The doctor said yes, that he had begun the process of dying. When he took me back and showed me the ultrasound screen, my rational mind knew this wasn’t good. But when he used that phrase, my heart finally realized what was really going on.
I texted my wife, who was at my stepdaughter’s school where she was performing in a matinee of her school play, “The Pirates of Penzance.” I sent her the address of the emergency clinic and asked her to bring both kids there as soon as she could.
Meanwhile, the doctor had an honest heart-to-heart with me about our options. Like he’d already said, a splenectomy might add another few months to his life at most. But a closer look at what was going on inside Murphy’s heart revealed that a tumor had grown there too, and it in fact had ruptured, and was bleeding into his pericardium (the sac around the heart).
That mas making it impossible for his heart to expand and contract normally, which explained his lack of energy and labored breathing. Because his heart couldn’t function normally, it couldn’t supply oxygen as well as it should to the rest of his body, so his muscles couldn’t respond when he wanted to get up.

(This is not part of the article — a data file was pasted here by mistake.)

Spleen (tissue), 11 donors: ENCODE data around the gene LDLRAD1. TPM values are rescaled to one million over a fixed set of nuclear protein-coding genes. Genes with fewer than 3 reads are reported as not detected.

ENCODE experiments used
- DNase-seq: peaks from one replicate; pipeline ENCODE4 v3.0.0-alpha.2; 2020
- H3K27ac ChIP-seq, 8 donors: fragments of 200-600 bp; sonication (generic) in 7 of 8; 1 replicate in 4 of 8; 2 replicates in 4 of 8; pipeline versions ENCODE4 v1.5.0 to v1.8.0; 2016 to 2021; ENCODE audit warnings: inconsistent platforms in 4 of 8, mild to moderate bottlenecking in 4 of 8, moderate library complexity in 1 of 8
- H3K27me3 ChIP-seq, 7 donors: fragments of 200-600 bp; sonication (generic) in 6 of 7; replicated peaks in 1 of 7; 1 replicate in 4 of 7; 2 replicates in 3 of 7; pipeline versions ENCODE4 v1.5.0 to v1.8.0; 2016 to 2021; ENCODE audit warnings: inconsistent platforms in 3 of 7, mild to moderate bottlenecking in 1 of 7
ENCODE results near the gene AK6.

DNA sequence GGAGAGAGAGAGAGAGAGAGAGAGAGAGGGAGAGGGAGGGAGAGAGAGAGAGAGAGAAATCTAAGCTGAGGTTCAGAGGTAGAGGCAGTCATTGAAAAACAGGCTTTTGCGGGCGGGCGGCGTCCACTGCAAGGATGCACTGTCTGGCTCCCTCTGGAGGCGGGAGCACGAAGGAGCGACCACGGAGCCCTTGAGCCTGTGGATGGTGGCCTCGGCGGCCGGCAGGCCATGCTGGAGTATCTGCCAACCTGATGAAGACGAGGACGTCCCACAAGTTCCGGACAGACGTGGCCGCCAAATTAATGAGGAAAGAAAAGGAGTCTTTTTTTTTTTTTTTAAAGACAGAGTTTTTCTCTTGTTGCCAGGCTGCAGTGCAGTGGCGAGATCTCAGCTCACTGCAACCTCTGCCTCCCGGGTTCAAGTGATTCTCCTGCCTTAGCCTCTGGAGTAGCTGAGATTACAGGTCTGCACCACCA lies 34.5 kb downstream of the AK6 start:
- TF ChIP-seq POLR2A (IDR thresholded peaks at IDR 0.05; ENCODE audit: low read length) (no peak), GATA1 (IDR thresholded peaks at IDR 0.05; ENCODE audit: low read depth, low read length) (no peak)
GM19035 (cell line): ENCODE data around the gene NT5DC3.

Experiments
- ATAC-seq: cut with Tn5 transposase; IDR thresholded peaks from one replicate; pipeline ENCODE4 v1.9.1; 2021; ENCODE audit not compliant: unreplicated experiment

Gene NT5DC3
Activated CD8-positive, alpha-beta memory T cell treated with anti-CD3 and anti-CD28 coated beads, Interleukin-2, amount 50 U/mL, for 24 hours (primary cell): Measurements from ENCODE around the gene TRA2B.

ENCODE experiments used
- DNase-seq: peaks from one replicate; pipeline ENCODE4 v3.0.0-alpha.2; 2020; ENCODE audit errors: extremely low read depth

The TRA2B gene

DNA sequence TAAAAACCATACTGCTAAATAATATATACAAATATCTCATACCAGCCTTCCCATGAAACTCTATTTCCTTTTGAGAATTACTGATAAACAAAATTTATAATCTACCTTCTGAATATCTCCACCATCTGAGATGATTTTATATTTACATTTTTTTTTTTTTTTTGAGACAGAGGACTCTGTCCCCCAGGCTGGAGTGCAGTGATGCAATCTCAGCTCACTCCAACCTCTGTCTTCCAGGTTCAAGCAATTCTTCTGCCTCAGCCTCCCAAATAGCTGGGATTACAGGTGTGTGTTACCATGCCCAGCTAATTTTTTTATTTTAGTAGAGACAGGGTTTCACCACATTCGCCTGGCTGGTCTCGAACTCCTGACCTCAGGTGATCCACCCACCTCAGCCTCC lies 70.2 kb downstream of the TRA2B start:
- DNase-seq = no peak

The doctor told me he could try to use a needle to drain his heart, but in all likelihood it would fill back up within a matter of hours. Murphy was going downhill pretty quickly, and I could see it in his eyes. He’d try to get up off the examination table, but as soon as he did he would get light-headed and have to lay back down again.
Thankfully, my wife brought both our children in — she was able to go get my stepdaughter after the play let out, and get her to the emergency clinic — and they were able to give Murph one last goodbye. Needless to say, there were no dry eyes in that room.
The doctor had already put a catheter in Murphy’s right hind leg before the kids got there, and after everyone had a chance to give him love and pets and lots of kisses, I gave the doctor the go-ahead. My mother-in-law, who is maybe the world’s biggest animal lover and whom Murphy would run to the door to greet whenever she came over to our house, was also there.